After the film, I went out in search of an amazing Italian restaurant that I’d dined at in the Fall. I couldn’t remember the name, but remembered their perfect, tender, and meaty lasagna and cozy atmosphere. After walking around the East Village for about 1/2 hour, we finally found Max on Ave B near 3rd St. We had to wait about 1/2 hr more just to get a seat, but it was worth it. The first time I dined there, I ordered the Rigatoni al Ragu Napoletano (meatballs and sausage). I don’t normally eat a lot of meat, but I guess I was feeling a bit carnivorous that night. It was delicious, but not as great as the lasagna I sampled from my neighbor’s plate. Last night, I ordered my own and was not disappointed. Their portions are pretty huge and definitely enough to take home about 1/2 or more. Both times, their dishes were served very very HOT and very fresh. We also ordered appetizers of caprese with Buffalo mozzarella and bruschetta. Both were extremely tasty and fresh and hit the spot after not eating lunch!

I completely recommend the restaurant for the food, but I wasn’t so crazy about the atmosphere or service. My first visit was on a weekday afternoon, so it wasn’t as crowded. But going on a Friday night was probably a bit of a mistake. We tried to wait at the bar, but even that was packed. For about 20 minutes, we stood there having to move constantly to let the dishwasher and bartenders and servers pass by us or get into the bar. There’s seriously nowhere to wait – I even considered waiting in the restroom! Maybe it would’ve been more tolerable if the outside seating area was open.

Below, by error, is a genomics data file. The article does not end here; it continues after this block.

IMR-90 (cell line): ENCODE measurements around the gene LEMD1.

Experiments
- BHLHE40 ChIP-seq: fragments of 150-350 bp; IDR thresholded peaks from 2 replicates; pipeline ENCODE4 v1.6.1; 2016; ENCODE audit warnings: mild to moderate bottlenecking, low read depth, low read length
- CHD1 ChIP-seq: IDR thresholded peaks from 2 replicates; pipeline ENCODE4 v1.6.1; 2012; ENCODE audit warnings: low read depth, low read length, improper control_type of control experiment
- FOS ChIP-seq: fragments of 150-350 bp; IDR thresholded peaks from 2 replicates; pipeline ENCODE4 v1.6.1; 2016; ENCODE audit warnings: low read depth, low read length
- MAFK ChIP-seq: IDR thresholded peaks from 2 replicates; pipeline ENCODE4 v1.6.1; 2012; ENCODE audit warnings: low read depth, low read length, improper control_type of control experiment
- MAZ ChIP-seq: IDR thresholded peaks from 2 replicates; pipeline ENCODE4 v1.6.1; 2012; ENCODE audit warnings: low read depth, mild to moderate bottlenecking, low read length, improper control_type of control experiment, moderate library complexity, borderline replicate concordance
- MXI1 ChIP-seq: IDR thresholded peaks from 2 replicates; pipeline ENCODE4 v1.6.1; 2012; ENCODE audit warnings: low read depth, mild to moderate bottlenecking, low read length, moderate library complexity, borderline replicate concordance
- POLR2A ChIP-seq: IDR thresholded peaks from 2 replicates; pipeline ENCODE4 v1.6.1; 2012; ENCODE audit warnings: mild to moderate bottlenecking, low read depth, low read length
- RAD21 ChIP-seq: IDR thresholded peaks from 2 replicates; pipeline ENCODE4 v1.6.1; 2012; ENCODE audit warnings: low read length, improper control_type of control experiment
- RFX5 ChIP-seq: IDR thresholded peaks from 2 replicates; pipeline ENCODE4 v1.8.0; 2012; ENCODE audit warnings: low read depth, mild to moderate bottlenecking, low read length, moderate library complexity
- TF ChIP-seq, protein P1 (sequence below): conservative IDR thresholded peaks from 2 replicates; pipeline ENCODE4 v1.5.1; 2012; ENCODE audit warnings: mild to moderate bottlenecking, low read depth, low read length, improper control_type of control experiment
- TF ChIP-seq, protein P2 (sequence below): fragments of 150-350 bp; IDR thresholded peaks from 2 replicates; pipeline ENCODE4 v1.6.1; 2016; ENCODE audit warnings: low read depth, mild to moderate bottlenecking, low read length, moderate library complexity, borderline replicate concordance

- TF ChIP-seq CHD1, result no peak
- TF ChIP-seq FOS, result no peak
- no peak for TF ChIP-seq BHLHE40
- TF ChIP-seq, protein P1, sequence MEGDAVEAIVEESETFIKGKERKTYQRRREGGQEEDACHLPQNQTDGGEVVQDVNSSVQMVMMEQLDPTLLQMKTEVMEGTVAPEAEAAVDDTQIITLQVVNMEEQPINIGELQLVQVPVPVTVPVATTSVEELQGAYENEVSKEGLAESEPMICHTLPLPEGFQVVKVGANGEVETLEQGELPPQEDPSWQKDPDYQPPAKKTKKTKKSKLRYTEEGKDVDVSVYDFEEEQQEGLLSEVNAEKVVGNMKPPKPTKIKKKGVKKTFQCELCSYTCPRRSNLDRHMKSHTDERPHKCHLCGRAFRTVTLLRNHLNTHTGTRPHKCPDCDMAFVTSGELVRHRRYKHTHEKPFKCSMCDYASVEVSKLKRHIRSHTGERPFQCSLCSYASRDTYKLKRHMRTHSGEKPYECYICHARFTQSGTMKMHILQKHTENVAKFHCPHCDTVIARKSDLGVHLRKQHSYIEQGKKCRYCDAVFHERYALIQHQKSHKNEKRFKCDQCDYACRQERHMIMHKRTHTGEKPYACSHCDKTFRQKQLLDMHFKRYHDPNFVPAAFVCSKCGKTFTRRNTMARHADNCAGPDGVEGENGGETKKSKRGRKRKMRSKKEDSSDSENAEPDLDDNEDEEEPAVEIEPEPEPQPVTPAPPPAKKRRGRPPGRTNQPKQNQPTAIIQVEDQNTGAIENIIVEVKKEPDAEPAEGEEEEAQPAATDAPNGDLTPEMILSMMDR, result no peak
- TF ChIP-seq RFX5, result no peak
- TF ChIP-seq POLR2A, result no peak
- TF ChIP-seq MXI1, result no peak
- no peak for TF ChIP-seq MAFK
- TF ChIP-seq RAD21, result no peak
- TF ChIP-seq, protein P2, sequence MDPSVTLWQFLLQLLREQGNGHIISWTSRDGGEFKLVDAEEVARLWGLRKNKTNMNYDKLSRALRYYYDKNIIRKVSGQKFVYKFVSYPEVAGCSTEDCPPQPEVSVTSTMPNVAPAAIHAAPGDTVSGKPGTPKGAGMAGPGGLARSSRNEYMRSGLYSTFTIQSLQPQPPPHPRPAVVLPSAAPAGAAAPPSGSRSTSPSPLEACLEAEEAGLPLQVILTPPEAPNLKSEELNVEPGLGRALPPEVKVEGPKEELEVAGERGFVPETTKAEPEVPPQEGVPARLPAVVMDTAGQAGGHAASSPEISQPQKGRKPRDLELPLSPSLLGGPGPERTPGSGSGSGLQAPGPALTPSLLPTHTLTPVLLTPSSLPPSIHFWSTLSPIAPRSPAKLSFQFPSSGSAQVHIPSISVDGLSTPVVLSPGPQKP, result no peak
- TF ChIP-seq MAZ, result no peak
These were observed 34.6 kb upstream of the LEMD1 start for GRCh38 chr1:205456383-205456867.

The hostess was very nice and tried to be accommodating for a packed house, but it was tough to flag the waiter down and I wasn’t thrilled with the waiters kept running into me on my way to and from the restroom. I know it’s packed, but none of them said “excuse me” or “sorry about that” – I did see them apologize to others who were seated though, so it just depends. In all, the food is definitely worth the wait and dealing with rude waiters on busy nights. It’s also pretty inexpensive (about $12 for the lasagna). They do have a pretty good wine list, but the only two basic drinks they serve are Coke and Sparkling water (or tap water). It’s a wonderful little taste of Italy if you don’t mind inconsistent service and a cramped atmosphere. Recommended ***


Max Restaurant - East Village, NYC

Max Restaurant - East Village, NYC


Max Restaurant - Front

Max Restaurant - Entrance